For example, you might try to hear a conversation through a closed door, eavesdrop under an open window, or hear monsters moving stealthily in the forest. Or you might try to spot things that are obscured or easy to miss, whether they are orcs lying in ambush on a road, thugs hiding in the shadows of an alley, or candlelight under a closed secret door.
And next to the Perception skill is a side-box about finding hidden things (and yes, you guessed, italics are mine):
Finding a Hidden Object
When your character searches for a hidden object such as a secret door or a trap, the DM typically asks you to make a Wisdom (Perception) check. Such a check can be used to find hidden details or other information and clues that you might otherwise overlook. In most cases, you need to describe where you are looking in order for the DM to determine your chance of success. For example, a key is hidden beneath a set o f folded clothes in the top drawer of a bureau. If you tell the DM that you pace around the room, looking at the walls and furniture for clues, you have no chance o f finding the key, regardless of your Wisdom (Perception) check result. You would have to specify that you were opening the drawers or searching the bureau in order to have any chance of success.
Now, let's wrap it up. With Investigation you can look around for clues and make deductions based on those clues, so you might deduce the location of a hidden object. And with Perception you might try to spot things that are obscured or easy to miss. But when you are trying to find a secret door or trap, you have to use Perception to find hidden details or other information and clues. Didn't the "clues" turf belonged to Investigation? OK, rules are meant to be interpreted —hell, they are meant to be broken!— and if the book has a special side-box about finding traps and secret doors with Perception, so be it, I'm cool with that. But then I buy this official module saying in one page you can find the trap with Perception and in the other you can do it with Intelligence. It depends on the type of trap now or what?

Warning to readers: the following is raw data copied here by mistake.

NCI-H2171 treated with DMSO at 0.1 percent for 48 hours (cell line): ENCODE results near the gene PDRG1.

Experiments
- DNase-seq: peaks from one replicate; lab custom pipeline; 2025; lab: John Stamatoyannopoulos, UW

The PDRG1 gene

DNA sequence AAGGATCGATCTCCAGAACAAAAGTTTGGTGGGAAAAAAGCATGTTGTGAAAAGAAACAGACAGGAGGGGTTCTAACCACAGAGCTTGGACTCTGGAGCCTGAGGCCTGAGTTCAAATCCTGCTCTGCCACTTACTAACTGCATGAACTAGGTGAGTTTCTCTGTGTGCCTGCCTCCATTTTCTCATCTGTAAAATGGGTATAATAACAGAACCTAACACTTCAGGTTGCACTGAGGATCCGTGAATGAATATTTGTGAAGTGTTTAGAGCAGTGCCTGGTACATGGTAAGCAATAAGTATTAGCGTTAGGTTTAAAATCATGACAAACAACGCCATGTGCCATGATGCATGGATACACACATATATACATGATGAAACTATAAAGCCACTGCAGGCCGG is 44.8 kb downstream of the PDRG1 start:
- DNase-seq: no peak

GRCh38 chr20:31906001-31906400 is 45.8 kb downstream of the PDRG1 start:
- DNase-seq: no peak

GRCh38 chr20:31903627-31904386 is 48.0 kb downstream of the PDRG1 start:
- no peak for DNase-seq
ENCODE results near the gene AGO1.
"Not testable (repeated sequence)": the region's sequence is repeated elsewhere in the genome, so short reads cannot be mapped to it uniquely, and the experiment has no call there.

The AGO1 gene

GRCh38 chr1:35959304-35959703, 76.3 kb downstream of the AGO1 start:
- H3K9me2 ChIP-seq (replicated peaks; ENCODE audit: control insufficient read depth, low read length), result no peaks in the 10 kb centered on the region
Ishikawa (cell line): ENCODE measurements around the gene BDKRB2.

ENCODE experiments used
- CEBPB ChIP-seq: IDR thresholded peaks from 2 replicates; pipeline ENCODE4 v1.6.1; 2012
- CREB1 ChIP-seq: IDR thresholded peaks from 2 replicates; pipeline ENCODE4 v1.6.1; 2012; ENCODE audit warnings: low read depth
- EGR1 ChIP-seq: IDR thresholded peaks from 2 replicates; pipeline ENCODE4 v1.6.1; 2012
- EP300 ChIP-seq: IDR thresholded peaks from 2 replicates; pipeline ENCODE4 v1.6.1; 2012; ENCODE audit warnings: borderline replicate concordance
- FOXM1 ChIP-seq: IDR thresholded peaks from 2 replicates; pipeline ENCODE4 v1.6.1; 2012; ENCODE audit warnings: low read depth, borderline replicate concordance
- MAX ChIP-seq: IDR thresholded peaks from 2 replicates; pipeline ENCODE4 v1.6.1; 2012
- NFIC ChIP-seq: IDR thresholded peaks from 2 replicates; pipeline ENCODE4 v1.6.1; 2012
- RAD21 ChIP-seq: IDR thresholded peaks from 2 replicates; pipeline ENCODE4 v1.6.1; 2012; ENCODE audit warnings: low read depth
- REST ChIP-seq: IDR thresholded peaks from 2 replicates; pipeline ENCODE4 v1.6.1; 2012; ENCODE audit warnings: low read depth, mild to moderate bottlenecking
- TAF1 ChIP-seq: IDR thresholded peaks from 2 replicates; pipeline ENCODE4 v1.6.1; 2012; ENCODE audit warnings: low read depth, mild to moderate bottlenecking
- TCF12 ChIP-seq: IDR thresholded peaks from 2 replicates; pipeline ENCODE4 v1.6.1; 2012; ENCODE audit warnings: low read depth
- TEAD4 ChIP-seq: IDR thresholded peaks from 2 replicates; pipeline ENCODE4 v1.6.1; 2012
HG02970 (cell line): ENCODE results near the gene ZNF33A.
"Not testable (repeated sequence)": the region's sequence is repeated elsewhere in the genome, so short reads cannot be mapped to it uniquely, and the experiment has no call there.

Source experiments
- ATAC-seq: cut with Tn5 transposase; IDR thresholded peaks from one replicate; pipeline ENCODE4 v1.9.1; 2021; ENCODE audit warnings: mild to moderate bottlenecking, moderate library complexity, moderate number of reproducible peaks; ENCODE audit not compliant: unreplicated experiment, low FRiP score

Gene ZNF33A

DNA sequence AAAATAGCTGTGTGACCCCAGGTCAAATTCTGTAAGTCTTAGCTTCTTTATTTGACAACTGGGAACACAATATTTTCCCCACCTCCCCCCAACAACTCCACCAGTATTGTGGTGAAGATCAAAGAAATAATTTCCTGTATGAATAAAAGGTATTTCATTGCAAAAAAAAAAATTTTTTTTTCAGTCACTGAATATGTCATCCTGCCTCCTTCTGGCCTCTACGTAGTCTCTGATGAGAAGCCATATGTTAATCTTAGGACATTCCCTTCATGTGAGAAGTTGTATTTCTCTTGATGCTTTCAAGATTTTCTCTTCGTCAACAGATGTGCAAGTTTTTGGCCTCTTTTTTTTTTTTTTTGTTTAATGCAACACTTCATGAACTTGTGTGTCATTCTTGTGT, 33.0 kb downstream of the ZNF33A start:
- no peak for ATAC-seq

It's all about consistency

Well it's true that you may say that the kind of trap and even circumstances can decide if you use one check or the other; but the thing is, that's not fair for the players. Because players are going to invest their resources, during character creation, in the things they know their character is going to need (just as I did with my Rogue). So it's obvious they are going to ask their DM "What do I need to find traps?", and either option it's fine (Wisdom or Intelligence), as long as it is consistent. You can't tell the player "you need Wisdom", and then (as written in the Rise of Tiamat) ask him to roll Intelligence to see is she notices the trap.

For me using Intelligence makes more sense (as I said at the beginning of this post), but only if you're looking. So, what I'm thinking on doing as a house rule, is to tell my players: If you're actively looking for a trap or hidden door, you'll use an Intelligence (Investigate) check, but if you're just passing by you'll use a Wisdom (Perception) check, or even your Passive Perception score. What do you think about this house rule?


  1. I think it might just be exact intention of d&d crew :-) Still thanks for pointing this one out.

    1. Thanks to you for your comment. I guess as developers is good for them to leave things for the players to talk about :-)